Last year, the Boston Red Sox shocked the draft world selecting Archbishop Mitty second baseman Nick Yorke with the 17th pick in the 2020 MLB Draft. Revered for his bat-to-ball skills and potential to hit at the next level, Yorke certainly had his fans in scouting circles. But most tabbed Yorke a potential third round value. Baseball America ranked him the 96th-best prospect available.
Yorke lacked consensus arm strength and many scouts had doubts on the power projection. Being labeled a future second baseman as a high school draft pick usually won’t get you pick in the first round. The lack of versatility and athleticism is a turn off for most scouts, at least at the top. It speaks volumes toward the enthusiasm General Manager Chaim Bloom and Scouting Director Michael Rikard had for Yorke’s bat.
Haughton, Louisiana infielder Peyton Stovall is already being compared to Yorke. Reasonably unknown entering the 2021 spring season, Stovall has absolutely blistered the ball this year. The bat is real and some scouts believe he’s one of the better pure hitters in the entire country.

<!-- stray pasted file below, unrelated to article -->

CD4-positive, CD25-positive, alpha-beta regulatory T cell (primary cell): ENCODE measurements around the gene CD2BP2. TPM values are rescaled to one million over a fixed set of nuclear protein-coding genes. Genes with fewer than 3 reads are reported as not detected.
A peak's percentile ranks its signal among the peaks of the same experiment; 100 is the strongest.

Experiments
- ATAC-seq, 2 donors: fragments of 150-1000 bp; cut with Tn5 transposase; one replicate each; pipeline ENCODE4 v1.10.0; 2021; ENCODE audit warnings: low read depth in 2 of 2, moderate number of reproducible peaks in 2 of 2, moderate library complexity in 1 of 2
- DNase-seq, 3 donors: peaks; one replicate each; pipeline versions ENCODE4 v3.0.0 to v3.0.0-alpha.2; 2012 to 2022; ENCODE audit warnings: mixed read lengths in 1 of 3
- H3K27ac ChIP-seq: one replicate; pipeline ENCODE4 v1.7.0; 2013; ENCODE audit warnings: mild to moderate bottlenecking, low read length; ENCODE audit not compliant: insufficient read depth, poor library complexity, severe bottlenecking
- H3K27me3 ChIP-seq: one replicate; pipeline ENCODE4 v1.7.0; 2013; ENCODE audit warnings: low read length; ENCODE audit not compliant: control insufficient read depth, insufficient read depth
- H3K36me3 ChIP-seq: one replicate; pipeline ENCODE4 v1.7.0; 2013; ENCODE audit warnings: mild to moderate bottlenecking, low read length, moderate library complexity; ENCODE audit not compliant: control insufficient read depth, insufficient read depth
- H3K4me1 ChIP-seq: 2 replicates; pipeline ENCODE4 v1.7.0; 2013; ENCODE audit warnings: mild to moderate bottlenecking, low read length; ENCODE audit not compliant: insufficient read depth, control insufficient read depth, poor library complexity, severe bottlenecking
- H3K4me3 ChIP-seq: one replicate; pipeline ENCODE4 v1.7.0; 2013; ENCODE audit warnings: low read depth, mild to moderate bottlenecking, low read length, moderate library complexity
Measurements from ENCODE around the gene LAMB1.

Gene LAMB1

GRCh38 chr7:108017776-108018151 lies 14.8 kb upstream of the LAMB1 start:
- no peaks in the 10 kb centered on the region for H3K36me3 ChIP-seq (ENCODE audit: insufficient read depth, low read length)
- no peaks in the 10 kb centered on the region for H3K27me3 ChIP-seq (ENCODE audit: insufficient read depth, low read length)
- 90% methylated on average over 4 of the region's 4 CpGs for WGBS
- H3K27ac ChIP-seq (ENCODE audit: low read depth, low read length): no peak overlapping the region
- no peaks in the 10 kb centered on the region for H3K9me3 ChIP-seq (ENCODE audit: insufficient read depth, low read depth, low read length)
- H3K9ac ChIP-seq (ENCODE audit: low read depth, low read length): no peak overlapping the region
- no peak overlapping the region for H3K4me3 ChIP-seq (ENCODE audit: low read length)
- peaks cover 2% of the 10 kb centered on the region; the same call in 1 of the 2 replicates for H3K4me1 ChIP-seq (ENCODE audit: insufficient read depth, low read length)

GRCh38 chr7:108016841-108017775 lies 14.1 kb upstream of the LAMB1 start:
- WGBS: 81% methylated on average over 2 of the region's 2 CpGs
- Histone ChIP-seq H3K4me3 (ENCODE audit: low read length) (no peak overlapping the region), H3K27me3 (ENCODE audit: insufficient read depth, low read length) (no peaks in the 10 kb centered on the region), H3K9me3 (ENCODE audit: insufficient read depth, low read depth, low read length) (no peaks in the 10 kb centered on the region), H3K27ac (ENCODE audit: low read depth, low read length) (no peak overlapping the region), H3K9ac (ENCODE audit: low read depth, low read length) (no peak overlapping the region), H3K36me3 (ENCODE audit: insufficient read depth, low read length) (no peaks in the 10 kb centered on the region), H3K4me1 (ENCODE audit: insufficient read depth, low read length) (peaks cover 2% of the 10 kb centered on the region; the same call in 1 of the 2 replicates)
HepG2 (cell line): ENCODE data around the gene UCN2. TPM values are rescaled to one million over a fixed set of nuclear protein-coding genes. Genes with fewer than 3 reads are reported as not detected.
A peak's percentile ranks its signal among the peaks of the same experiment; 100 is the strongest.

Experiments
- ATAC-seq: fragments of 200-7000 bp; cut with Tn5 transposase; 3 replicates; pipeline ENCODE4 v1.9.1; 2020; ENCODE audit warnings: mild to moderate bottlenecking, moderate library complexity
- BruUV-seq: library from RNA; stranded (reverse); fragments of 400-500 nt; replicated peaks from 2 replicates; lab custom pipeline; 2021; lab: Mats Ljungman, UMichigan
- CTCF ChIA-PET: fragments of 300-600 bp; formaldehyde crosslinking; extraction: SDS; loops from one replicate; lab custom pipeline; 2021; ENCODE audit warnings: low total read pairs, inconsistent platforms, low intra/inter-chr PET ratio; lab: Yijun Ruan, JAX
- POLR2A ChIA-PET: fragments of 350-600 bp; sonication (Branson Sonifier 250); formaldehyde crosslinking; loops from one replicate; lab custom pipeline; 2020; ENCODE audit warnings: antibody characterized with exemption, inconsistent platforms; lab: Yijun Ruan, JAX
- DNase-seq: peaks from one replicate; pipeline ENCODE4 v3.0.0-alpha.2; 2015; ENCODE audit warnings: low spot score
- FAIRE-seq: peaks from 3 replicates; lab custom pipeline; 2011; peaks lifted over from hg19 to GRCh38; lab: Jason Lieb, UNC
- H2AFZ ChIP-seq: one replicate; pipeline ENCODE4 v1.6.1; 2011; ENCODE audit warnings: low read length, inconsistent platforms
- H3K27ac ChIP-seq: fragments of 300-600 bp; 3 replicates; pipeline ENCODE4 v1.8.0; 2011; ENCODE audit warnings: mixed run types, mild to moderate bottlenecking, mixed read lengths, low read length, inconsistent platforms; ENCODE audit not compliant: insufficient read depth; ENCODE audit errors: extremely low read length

Stovall is off to a scorching start. Through 20 games, Stovall was slashing .551/.699/1.203 (38 for 69) with 12 bombs, 7 doubles, a triple, 33 walks, one HBP, and just two strikeouts. That means in 69 at-bats, Stovall has been on base 72 times. Pretty unreal.
Like Yorke, Stovall is likely going to end up at second base by the time he debuts at the big league level. There are fringy tools smattered about his scouting report, but the bat may be so special, he won’t make it out of the top two rounds of the draft.
Also unique to Stovall, Louisiana isn’t exactly a hotbed of talent. Preps out of Texas’ sister-state aren’t all too common at the top of the draft. He’s looking to become the first high school player selected in the first two rounds out of The Bayou since Chase Vallot was the 40th pick in 2014.